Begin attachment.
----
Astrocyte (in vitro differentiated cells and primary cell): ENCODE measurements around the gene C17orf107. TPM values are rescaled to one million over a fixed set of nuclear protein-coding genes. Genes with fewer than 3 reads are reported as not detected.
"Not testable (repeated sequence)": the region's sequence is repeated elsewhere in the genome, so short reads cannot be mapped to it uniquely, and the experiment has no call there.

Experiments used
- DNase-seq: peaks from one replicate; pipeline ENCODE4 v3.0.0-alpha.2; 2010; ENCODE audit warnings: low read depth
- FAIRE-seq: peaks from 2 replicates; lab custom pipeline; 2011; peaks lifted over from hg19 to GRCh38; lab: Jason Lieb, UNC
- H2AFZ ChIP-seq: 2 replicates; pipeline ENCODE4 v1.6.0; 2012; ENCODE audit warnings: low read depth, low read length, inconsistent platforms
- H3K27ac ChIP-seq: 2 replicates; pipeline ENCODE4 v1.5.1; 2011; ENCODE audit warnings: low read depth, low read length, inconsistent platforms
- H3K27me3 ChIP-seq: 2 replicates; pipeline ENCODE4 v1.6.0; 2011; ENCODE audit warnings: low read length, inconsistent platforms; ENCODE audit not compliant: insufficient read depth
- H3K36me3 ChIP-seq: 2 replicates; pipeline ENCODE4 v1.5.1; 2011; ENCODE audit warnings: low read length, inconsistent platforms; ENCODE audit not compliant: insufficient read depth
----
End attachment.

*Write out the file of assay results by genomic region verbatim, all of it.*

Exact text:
Astrocyte (in vitro differentiated cells and primary cell): ENCODE measurements around the gene C17orf107. TPM values are rescaled to one million over a fixed set of nuclear protein-coding genes. Genes with fewer than 3 reads are reported as not detected.
"Not testable (repeated sequence)": the region's sequence is repeated elsewhere in the genome, so short reads cannot be mapped to it uniquely, and the experiment has no call there.

Experiments used
- DNase-seq: peaks from one replicate; pipeline ENCODE4 v3.0.0-alpha.2; 2010; ENCODE audit warnings: low read depth
- FAIRE-seq: peaks from 2 replicates; lab custom pipeline; 2011; peaks lifted over from hg19 to GRCh38; lab: Jason Lieb, UNC
- H2AFZ ChIP-seq: 2 replicates; pipeline ENCODE4 v1.6.0; 2012; ENCODE audit warnings: low read depth, low read length, inconsistent platforms
- H3K27ac ChIP-seq: 2 replicates; pipeline ENCODE4 v1.5.1; 2011; ENCODE audit warnings: low read depth, low read length, inconsistent platforms
- H3K27me3 ChIP-seq: 2 replicates; pipeline ENCODE4 v1.6.0; 2011; ENCODE audit warnings: low read length, inconsistent platforms; ENCODE audit not compliant: insufficient read depth
- H3K36me3 ChIP-seq: 2 replicates; pipeline ENCODE4 v1.5.1; 2011; ENCODE audit warnings: low read length, inconsistent platforms; ENCODE audit not compliant: insufficient read depth